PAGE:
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Week 5

Pricing Strategies

Lecture Outline

Defining Pricing, its Objectives

Factors affecting Pricing


Procedures for Setting the Price

Types of Pricing Strategies

Learning Outcomes

To understand how consumer process and evaluate prices


To understand how should a company set prices initially for products &
services
To understand that when company should initiate a price changes
To understand the decision on how much of the strategic pricing gap between
cost and perceived value to capture.

Gillette Commands a
Price Premium

Price

Pricing is a fundamental aspect of financial modeling, and is one of the four


Ps of the marketing mix .
Price is the only revenue generating element amongst the four Ps , the rest
being cost centers

A well chosen price should do three things:


Achieve the financial goals of the company (e.g., profitability)
Fit the realities of the marketplace (Will customers buy at that price?)
Support a product's positioning and be consistent with the other variables in
the marketing mix.

Price is influenced by the type of distribution channel used, the type of


promotions used, and the quality of the product
Price will usually need to be relatively high if manufacturing is expensive,
distribution is exclusive, and the product is supported by extensive advertising
and promotional campaigns
A low price can be a viable substitute for product quality, effective
promotions, or an energetic selling effort by distributors
Pricing is the process of determining what a company will receive in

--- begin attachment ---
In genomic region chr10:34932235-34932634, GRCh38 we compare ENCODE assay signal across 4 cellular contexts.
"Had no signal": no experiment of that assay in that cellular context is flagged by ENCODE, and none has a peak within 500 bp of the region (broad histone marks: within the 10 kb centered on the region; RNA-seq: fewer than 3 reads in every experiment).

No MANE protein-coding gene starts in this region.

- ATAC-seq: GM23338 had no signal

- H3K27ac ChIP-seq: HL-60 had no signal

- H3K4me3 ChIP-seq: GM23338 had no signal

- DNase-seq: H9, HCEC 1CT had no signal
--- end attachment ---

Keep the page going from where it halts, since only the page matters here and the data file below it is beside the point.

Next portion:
exchange for its products. Pricing factors are manufacturing cost, market
place, competition, market condition, quality of product.

Price

Synonyms for Price

Rent

Tuition
Fee

Fare
Rate

Toll
Premium

Honorarium

Special assessment
Bribe
Dues
Salary
Commission
Wage
Tax

Common Pricing Mistakes

Determine costs and take traditional industry margins


Failure to revise price to capitalize on market changes
Setting price independently of the rest of the marketing mix

Failure to vary price by product item, market segment, distribution


channels, and purchase occasion
Failure to identify the competitive forces acting in the market place.
Failure to sense the customer perceptions about the product.

Factors Affecting Pricing


Cost of the Product or Service, distribution involved & promoting
the product
Benefits to be transferred to customers in forms of discounts &
premiums

ROI
Maximize Profits
Competitors Price
Government Regulation
Market Share

Setting The Price

Select the price objective


Determine demand
Estimate costs
Analyze competitor price mix

Select pricing method


Select final price

Step 1: Selecting the Pricing Objective

Survival
Maximum Current Profit
Maximum Market Share
Maximum Market Skimming
Product-Quality Leadership

Step 2: Determining Demand

Price Sensitivity
Estimating
Demand Curves
Price Elasticity
of Demand

Inelastic and Elastic Demand

Factors Leading to Less Price Sensitivity

The product is more distinctive


Buyers are less aware of substitutes
Buyers cannot easily compare the quality of substitutes
The expenditure is a smaller part of buyers total income
The expenditure is small compared to the total cost of the end product
Part of the cost is paid by another party
The product is used with previously purchased assets
The product is assumed to have high quality and prestige
Buyers cannot store the product

Step 3: Estimating Costs

Types of Costs
Accumulated
Production
Activity-Based
Cost Accounting